Ex-Emory employee sentenced for stealing tuition from students

Posted by Dan Whisenhunt July 23, 2015
Main Quad on Emory University's primary Druid Hills Campus, including the Michael C. Carlos Museum on the right. Photo obtained via Wikimedia Commons

Main Quad on Emory University’s primary Druid Hills Campus, including the Michael C. Carlos Museum on the right. Photo obtained via Wikimedia Commons

A former Emory University employee will serve one year and six months in prison for pocketing $300,000 in student tuition money.

The U.S. Attorney’s Office announced the sentence on July 23.

When Brenda Michael worked as an administrative assistant at the Emory University School of Nursing, she devised a scheme to convince students to deposit hundreds of thousands of dollars in tuition and fees into her personal account.

According to a copy of the charge, Michael successfully pocketed $317,000 between August 2012 and January 2014.

“Beginning in August 2012, Michael began instructing students who had enrolled in the program to pay their tuition and fees by submitting payments via interstate wire to a specific PayPal account. Michael falsely represented to the students that the account was an Emory University account, when, in fact, the account belonged to Michael,” the court document says. “Michael kept the funds for her personal benefit instead of remitting the funds to Emory University.”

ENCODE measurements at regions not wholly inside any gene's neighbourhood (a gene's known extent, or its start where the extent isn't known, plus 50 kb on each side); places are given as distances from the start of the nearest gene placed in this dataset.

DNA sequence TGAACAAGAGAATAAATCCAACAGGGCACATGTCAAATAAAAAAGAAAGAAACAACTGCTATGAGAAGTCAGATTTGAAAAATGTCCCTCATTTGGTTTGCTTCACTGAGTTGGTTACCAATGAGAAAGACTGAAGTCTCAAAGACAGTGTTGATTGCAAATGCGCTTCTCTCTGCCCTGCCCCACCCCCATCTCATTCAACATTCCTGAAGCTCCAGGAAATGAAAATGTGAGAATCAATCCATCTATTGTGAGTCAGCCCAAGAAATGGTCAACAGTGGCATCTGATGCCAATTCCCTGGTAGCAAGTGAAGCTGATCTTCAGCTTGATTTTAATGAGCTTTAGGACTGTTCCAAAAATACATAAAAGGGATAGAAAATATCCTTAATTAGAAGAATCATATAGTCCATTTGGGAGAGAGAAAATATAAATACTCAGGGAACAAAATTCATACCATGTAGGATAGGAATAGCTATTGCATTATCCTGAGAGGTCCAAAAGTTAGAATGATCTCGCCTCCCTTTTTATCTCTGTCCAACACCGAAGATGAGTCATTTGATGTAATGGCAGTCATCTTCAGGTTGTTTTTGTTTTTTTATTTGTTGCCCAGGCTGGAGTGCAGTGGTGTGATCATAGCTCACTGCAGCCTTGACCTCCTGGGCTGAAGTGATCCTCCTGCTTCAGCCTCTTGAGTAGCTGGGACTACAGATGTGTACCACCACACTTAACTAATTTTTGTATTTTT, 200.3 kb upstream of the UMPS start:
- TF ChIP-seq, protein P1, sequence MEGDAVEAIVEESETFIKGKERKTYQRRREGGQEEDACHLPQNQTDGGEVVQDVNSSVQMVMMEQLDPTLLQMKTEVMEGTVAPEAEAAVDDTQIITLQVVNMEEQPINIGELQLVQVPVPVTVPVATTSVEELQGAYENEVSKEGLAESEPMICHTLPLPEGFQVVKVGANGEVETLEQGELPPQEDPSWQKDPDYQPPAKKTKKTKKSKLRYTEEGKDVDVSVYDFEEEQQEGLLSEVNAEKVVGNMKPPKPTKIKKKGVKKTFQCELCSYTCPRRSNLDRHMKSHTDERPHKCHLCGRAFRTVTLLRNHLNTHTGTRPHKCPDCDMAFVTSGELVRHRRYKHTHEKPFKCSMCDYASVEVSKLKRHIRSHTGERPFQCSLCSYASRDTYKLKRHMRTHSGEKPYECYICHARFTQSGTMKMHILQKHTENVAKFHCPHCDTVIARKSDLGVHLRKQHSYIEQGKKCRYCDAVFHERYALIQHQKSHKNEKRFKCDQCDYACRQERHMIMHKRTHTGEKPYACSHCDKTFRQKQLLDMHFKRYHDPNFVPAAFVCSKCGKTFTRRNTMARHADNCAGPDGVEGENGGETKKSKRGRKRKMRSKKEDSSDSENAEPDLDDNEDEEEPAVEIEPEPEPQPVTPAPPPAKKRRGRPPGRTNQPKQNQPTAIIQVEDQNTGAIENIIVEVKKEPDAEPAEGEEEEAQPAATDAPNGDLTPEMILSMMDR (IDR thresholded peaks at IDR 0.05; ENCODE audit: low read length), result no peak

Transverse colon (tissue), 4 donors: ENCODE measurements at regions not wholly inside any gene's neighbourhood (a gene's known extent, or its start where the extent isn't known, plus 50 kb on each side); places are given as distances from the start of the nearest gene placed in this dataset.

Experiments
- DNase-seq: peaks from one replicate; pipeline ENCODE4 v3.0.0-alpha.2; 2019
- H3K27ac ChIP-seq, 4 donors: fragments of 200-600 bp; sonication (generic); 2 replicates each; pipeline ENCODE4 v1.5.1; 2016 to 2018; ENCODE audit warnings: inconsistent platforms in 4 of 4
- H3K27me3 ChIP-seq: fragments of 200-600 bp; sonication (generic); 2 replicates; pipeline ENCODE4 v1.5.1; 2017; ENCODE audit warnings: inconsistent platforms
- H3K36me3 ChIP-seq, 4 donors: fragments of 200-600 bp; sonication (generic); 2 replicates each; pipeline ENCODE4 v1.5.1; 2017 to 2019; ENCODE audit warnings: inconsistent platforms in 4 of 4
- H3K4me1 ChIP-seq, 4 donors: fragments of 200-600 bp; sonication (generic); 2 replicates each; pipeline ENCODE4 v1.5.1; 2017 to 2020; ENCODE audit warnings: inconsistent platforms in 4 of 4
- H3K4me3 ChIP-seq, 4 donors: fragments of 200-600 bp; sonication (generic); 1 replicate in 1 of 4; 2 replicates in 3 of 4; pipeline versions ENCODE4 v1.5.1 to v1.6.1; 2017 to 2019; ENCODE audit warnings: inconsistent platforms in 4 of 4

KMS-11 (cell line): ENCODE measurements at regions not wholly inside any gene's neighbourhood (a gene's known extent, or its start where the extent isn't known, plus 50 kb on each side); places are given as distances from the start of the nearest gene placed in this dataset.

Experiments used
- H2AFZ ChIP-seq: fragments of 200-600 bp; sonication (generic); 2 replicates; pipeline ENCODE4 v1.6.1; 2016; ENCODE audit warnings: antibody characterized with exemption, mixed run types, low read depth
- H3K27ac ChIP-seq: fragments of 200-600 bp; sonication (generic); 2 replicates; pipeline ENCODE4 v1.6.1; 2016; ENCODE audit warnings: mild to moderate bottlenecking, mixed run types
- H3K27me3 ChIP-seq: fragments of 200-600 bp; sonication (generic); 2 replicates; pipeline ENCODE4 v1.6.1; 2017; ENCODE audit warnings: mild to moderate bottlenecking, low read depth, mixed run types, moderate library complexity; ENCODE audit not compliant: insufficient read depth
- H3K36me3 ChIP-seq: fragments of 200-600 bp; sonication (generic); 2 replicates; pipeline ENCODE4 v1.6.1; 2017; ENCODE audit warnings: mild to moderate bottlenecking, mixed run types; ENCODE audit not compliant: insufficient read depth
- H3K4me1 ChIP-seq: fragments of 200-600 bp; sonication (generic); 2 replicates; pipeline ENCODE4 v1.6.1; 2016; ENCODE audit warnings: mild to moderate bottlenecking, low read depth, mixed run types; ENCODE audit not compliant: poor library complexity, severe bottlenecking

In one instance, she convinced as student to pay her almost $5,000 in tuition and fees.

Michael pleaded guilty to the charges on April 30, the press release says.

“Michael used her position at Emory to steal hundreds of thousands of dollars in just over a year and a half,” Acting U.S. Attorney John Horn said in a press release.  “Students trusted that this university employee was there to facilitate their enrollment. Had the defendant not been exposed by Emory, her deception could have caused even greater damage.”

Emory officials said they were pleased with the outcome.

“Emory University is satisfied with the outcome of this case and with the excellent work of the United States Attorney’s Office in prosecuting Ms. Michael for her crime,” Emory spokesperson Nancy Seideman said in the press release. “We take the security of our students’ financial information and thefts by employees very seriously and are pleased that we could work cooperatively with the United States Attorney’s Office in bringing the investigation to a successful conclusion.”

Michael was also sentenced to three years supervised release when she gets out of prison, and will have to pay $317,923.33 in restitution.

About Dan Whisenhunt

Dan Whisenhunt is editor and publisher of Decaturish.com. https://www.linkedin.com/in/danwhisenhunt

View all posts by Dan Whisenhunt

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